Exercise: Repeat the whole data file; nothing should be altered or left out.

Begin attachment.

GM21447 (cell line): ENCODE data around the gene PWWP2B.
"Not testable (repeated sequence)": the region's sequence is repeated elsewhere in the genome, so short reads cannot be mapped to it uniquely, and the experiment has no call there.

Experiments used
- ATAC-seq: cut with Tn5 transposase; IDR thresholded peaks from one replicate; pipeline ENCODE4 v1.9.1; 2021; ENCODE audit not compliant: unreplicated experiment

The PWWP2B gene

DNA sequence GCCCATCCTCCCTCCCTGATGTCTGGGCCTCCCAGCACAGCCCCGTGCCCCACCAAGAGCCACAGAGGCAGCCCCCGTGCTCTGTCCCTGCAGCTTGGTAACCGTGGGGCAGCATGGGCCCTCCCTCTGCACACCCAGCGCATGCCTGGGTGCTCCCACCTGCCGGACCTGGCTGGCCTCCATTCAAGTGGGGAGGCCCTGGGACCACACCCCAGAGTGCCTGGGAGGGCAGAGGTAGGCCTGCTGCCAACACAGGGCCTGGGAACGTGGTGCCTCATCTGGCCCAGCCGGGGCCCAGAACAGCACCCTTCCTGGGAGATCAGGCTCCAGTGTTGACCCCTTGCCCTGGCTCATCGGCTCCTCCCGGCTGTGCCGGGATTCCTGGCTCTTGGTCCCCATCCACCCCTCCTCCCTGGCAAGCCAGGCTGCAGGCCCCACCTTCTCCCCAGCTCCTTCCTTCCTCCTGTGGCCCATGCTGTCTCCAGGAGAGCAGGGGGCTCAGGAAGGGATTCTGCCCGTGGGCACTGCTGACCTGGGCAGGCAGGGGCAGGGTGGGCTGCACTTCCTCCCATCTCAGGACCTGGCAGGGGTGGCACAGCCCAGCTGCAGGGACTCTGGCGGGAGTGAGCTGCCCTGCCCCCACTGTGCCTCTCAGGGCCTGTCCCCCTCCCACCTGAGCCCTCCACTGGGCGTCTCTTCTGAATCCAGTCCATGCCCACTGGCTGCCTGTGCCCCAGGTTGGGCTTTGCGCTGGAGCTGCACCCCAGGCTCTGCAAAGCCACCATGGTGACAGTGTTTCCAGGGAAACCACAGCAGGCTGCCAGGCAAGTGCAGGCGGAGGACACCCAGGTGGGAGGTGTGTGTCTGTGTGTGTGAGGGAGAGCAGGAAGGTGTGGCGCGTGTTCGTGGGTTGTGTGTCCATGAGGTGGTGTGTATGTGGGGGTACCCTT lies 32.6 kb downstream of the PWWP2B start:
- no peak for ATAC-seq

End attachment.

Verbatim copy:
GM21447 (cell line): ENCODE data around the gene PWWP2B.
"Not testable (repeated sequence)": the region's sequence is repeated elsewhere in the genome, so short reads cannot be mapped to it uniquely, and the experiment has no call there.

Experiments used
- ATAC-seq: cut with Tn5 transposase; IDR thresholded peaks from one replicate; pipeline ENCODE4 v1.9.1; 2021; ENCODE audit not compliant: unreplicated experiment

The PWWP2B gene

DNA sequence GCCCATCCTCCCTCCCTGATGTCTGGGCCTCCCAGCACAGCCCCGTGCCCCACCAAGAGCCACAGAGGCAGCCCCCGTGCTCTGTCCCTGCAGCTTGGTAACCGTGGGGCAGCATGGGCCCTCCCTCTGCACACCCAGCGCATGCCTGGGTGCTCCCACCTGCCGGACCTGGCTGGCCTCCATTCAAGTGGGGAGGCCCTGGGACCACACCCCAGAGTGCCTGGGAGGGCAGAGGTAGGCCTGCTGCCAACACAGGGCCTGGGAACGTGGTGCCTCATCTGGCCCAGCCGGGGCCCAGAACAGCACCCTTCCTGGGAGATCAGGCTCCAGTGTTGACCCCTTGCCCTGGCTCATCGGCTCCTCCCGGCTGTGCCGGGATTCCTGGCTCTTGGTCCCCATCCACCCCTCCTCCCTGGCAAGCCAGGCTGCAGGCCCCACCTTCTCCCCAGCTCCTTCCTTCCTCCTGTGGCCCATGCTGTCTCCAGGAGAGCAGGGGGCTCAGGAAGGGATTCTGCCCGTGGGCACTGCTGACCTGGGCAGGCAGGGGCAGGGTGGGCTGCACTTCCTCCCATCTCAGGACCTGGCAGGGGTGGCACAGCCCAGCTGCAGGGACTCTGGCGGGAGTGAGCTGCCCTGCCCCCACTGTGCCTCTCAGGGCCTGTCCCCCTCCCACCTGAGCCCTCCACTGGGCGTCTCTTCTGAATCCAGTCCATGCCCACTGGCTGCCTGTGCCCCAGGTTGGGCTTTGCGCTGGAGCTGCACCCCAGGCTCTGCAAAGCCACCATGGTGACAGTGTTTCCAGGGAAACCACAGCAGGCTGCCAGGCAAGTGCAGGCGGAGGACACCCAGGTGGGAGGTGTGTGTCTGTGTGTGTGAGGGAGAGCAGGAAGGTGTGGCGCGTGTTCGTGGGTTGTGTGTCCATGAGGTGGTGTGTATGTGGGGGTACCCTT lies 32.6 kb downstream of the PWWP2B start:
- no peak for ATAC-seq